Our latest research on millennial homeownership quantifies something that many already suspected: whether your parents are homeowners influences whether you’ll be a homeowner. And your parents’ wealth influences your future homeownership status.
A child’s likelihood of being a homeowner increases 8.4 percentage points if their parents are homeowners, and a 1 percent increase in parental wealth increases a child’s likelihood of being a homeowner by 0.009 percentage points. This has significant implications for understanding and designing solutions for the deep and persistent gaps in homeownership rates.
What does this mean in the real world?
Take two 25-year-old women, Jessica and Ashley, each of whom recently moved out of their parent’s home. Jessica and Ashley are both college graduates, are of the same race, and have the same income.
Jessica’s parents are homeowners, but Ashley’s are not. According to our research, Jessica’s likelihood of owning a home, from this factor alone, is 8.4 percentage points higher than Ashley’s.
A young adult’s odds of homeownership are highly correlated with their parent’s homeownership. Without controlling for such factors as age, income, education, marital status, and race or ethnicity, there is a 17 percentage-point gap between the homeownership rate for young adults whose parents are renters and young adults whose parents are homeowners.
Parents’ net worth also matters
A third 25-year-old woman, Amanda, is identical to Jessica in educational achievement, age, race, and income, and her parents are homeowners. But Amanda’s parents have a net worth of $50,000 (the US median) while Jessica’s parents have a net worth of $97,300 (the US mean).
Jessica has, from this factor alone, a 1.75 percentage-point higher likelihood of being a homeowner than Amanda. This difference might seem small, but wealth gaps in the US are significantly larger than the difference between the mean and the median.
In 2016, the median wealth of white households was 10 times higher than that of black households, which would create a 9 percentage-point difference in the likelihood of owning a home between black and white children, after controlling for age, income, education, and marital status.
Our study shows that the homeownership rate for young adults increases linearly with increases in parental wealth. Only 14 percent of millennials whose parents have a net worth below $10,000 are homeowners, but 36 percent of millennials whose parents have $300,000 or more in net worth are homeowners.
What can we do about these findings?
This analysis provides insight into how homeownership starts and is sustained. We now know that a family habit of homeownership is passed down among generations. And we know that parental net worth increases a child’s chances of homeownership.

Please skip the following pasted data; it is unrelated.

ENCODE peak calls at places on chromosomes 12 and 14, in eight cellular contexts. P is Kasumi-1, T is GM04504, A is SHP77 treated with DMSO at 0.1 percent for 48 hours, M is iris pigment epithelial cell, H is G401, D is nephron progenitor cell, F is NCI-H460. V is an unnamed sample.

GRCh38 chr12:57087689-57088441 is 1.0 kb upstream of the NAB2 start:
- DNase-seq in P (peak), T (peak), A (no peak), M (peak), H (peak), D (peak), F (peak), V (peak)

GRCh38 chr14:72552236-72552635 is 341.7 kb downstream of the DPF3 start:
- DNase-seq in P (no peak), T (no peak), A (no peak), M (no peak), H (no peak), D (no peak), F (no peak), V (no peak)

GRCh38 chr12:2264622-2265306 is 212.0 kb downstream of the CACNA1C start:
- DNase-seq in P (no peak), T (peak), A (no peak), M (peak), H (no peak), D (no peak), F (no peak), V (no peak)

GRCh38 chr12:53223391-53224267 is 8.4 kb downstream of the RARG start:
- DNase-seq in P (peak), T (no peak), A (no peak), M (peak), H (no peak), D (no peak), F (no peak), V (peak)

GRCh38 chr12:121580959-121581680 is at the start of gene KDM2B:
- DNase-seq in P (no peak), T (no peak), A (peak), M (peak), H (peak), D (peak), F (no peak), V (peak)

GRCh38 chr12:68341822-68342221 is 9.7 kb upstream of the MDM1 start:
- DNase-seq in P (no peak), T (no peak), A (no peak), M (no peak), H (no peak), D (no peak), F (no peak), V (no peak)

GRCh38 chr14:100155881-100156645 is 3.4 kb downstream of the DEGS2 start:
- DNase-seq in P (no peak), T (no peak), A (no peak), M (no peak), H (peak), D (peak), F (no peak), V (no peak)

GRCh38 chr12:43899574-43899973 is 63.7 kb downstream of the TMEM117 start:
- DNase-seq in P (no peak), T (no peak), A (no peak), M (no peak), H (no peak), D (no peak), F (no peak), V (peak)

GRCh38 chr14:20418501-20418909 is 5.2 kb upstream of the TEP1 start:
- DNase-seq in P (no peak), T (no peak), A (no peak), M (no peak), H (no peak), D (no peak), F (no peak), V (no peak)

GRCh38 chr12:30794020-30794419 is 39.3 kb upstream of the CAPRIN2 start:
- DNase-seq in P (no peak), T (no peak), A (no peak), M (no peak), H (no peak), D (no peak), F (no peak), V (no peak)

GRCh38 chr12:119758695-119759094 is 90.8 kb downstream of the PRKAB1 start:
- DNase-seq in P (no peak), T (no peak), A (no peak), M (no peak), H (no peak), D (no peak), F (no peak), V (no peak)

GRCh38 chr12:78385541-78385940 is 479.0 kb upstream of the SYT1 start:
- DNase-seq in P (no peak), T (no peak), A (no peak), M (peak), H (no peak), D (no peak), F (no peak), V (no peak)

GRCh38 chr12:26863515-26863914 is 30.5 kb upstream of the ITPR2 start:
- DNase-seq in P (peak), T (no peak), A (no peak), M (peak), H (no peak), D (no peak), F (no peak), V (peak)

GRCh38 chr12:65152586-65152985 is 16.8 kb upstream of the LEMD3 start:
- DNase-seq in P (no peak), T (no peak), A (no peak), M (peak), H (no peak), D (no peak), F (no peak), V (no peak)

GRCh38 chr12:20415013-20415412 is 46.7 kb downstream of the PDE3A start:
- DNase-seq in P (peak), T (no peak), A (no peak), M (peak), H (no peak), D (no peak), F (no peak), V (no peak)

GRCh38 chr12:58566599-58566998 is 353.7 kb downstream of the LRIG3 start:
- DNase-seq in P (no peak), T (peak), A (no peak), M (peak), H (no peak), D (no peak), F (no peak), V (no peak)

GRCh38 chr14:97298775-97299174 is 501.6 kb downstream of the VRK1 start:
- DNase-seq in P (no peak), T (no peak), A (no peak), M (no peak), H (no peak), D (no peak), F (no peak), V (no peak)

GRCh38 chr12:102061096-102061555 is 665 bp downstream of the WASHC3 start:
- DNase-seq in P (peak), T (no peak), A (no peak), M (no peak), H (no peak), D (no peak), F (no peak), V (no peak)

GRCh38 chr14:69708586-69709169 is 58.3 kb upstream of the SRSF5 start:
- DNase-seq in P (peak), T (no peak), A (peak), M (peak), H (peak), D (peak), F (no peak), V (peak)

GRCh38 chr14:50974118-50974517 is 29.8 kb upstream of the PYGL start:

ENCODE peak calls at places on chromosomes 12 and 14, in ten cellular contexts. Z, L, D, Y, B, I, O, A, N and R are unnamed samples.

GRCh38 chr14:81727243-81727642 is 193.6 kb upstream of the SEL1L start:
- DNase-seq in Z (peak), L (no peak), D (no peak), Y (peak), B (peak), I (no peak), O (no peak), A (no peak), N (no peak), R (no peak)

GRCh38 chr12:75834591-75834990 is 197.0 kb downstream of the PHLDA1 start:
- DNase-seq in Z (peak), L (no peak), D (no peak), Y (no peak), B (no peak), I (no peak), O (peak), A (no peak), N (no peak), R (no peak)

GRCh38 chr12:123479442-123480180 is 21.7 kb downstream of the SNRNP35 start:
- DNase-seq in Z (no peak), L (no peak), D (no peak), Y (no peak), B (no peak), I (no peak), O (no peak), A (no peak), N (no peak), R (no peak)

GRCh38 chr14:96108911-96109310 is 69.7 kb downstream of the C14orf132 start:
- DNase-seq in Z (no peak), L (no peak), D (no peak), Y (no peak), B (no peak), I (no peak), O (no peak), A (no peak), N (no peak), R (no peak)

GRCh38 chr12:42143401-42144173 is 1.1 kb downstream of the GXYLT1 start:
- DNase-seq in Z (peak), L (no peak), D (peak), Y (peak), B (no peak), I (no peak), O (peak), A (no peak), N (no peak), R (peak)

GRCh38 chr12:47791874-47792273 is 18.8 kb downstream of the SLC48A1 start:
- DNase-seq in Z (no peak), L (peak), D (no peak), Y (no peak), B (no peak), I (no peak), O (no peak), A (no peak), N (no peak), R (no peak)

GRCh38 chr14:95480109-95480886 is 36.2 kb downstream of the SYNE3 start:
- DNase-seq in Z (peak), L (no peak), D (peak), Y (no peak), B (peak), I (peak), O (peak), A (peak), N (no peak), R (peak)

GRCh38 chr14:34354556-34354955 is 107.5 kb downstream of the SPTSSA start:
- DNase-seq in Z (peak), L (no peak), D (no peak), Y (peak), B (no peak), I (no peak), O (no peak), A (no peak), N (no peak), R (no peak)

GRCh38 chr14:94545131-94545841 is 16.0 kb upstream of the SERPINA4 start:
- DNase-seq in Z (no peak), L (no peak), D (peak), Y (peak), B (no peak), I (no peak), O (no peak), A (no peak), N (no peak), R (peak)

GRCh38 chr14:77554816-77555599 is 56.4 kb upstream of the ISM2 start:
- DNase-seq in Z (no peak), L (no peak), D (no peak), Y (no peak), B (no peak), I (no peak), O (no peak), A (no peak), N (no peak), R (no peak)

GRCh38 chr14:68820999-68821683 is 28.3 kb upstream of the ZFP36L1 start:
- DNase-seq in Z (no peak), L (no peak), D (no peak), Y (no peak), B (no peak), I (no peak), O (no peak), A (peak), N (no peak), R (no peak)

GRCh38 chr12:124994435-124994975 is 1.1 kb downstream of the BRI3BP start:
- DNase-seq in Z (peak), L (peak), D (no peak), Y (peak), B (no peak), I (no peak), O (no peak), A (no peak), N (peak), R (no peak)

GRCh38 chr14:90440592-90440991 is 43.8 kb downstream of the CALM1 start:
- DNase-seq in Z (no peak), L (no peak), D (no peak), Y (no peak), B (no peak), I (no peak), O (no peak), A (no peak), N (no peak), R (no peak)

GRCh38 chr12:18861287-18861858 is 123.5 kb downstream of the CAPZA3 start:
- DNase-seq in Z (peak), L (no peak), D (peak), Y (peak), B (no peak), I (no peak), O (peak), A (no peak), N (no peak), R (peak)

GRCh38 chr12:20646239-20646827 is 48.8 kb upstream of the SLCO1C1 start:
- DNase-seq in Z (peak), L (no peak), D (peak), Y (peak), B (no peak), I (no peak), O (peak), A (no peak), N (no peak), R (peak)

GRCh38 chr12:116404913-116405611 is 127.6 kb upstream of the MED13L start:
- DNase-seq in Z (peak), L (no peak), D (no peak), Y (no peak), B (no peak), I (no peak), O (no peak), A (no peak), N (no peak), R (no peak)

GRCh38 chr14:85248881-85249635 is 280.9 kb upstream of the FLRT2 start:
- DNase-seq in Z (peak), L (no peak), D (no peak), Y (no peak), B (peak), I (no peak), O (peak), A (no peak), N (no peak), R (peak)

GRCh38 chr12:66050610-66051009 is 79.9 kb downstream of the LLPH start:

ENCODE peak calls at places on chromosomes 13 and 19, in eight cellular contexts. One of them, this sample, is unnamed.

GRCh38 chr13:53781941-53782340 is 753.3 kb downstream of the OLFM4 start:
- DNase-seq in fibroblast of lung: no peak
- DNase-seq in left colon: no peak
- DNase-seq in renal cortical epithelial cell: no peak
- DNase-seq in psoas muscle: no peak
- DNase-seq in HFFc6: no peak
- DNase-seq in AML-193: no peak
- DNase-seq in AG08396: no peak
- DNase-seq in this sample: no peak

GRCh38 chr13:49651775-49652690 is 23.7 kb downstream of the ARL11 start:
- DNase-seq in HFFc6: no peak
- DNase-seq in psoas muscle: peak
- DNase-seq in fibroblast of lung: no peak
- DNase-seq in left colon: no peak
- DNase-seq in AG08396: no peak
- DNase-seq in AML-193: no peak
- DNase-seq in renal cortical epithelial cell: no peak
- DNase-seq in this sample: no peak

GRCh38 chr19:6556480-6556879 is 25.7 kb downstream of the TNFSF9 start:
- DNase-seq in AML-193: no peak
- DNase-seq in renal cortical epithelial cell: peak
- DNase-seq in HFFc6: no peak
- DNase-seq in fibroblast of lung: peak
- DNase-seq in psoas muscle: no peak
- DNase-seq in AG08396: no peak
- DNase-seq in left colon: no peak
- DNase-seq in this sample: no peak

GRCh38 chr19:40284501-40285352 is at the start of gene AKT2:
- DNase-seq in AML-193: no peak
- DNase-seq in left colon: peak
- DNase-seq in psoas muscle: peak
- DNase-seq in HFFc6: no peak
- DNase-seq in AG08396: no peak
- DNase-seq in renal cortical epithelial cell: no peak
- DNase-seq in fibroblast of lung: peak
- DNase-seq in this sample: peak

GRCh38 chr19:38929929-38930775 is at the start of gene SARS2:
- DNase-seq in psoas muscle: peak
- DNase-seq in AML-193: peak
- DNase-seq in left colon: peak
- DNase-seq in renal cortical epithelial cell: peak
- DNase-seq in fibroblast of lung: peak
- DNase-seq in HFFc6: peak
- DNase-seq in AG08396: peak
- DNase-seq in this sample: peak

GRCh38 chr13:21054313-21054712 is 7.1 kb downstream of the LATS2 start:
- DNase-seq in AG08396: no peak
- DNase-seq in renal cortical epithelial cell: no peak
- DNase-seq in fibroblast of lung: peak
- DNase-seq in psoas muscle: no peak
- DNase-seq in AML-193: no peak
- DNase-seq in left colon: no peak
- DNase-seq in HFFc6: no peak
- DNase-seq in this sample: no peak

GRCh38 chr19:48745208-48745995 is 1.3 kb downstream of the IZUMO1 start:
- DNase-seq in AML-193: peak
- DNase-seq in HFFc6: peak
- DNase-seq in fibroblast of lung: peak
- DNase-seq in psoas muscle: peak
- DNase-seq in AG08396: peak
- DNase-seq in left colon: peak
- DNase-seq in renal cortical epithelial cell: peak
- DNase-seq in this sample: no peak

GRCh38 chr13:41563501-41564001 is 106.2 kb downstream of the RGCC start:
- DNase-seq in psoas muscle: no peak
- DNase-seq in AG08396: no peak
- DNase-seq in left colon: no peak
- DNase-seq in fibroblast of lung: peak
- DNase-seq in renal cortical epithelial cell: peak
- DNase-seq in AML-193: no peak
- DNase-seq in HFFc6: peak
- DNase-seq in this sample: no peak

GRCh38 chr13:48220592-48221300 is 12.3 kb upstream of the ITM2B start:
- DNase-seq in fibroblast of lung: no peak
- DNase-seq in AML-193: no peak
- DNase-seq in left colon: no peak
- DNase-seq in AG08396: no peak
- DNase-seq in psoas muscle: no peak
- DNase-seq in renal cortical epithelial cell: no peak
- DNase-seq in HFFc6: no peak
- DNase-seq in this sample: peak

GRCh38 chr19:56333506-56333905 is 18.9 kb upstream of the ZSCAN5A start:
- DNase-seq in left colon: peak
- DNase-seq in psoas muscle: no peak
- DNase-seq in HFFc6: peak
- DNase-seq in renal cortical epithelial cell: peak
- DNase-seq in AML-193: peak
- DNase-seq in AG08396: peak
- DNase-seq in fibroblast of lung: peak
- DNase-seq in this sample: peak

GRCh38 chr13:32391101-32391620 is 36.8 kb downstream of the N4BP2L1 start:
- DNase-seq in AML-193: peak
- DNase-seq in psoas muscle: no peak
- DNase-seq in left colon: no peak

But we don’t know exactly how homeownership or wealth affects adolescents:
- Did Jessica learn about the importance of owning a home when she went house shopping with her parents?
- Did Ashley assume homeownership was not for her when her parents called the landlord to fix the leaky faucet?
- Did Amanda overhear conversations about cutting back on eating out to pay the mortgage that helped her learn how to budget for homeownership?
- When and how did parental financial support influence their decision to own or rent?
Understanding the significance of parental wealth and homeownership also helps us understand how homeownership gaps—among different races and ethnicities and between more and less educated Americans—grow and grow quickly.
If homeownership declines 8 percent from one generation to the next, this decline accelerates over time. This trend is evident in our research.
One of our most troubling findings is that the homeownership gap is growing between racial and ethnic groups, even as our nation becomes increasingly diverse. The homeownership rate of white millennials is 37 percent, compared with 27 percent for Asians, 25 percent for Hispanics, and 13 percent for blacks.
And while 18-to-34-year-old millennials in all racial and ethnic groups have experienced a drop in homeownership since 2005, the homeownership rate among black households headed by 45-to-64-year-olds (who are most likely to be parents of millennials) dropped significantly over the past 15 years.
We can see the intergenerational factor at play here. In our dataset, white parents had an 84 percent homeownership rate, Hispanic parents had a 64 percent rate, and black parents had a 48 percent rate. In addition, the median wealth for white parents is $171,000 compared with $20,700 for Hispanic parents and $17,600 for black parents. The lower homeownership rates and wealth of parents of Hispanic and black millennials put them behind from the start.
Our results provide strong evidence that the intergenerational transfer of homeownership and wealth reinforce and exacerbate existing gaps. Because homeownership is an important tool for building wealth, our results suggest that from early on, children of less affluent renter households fall behind in accessing a critical opportunity to build wealth.
We need to better understand how this inheritance factor works so we can craft policies that will slow if not reverse widening gaps in prosperity.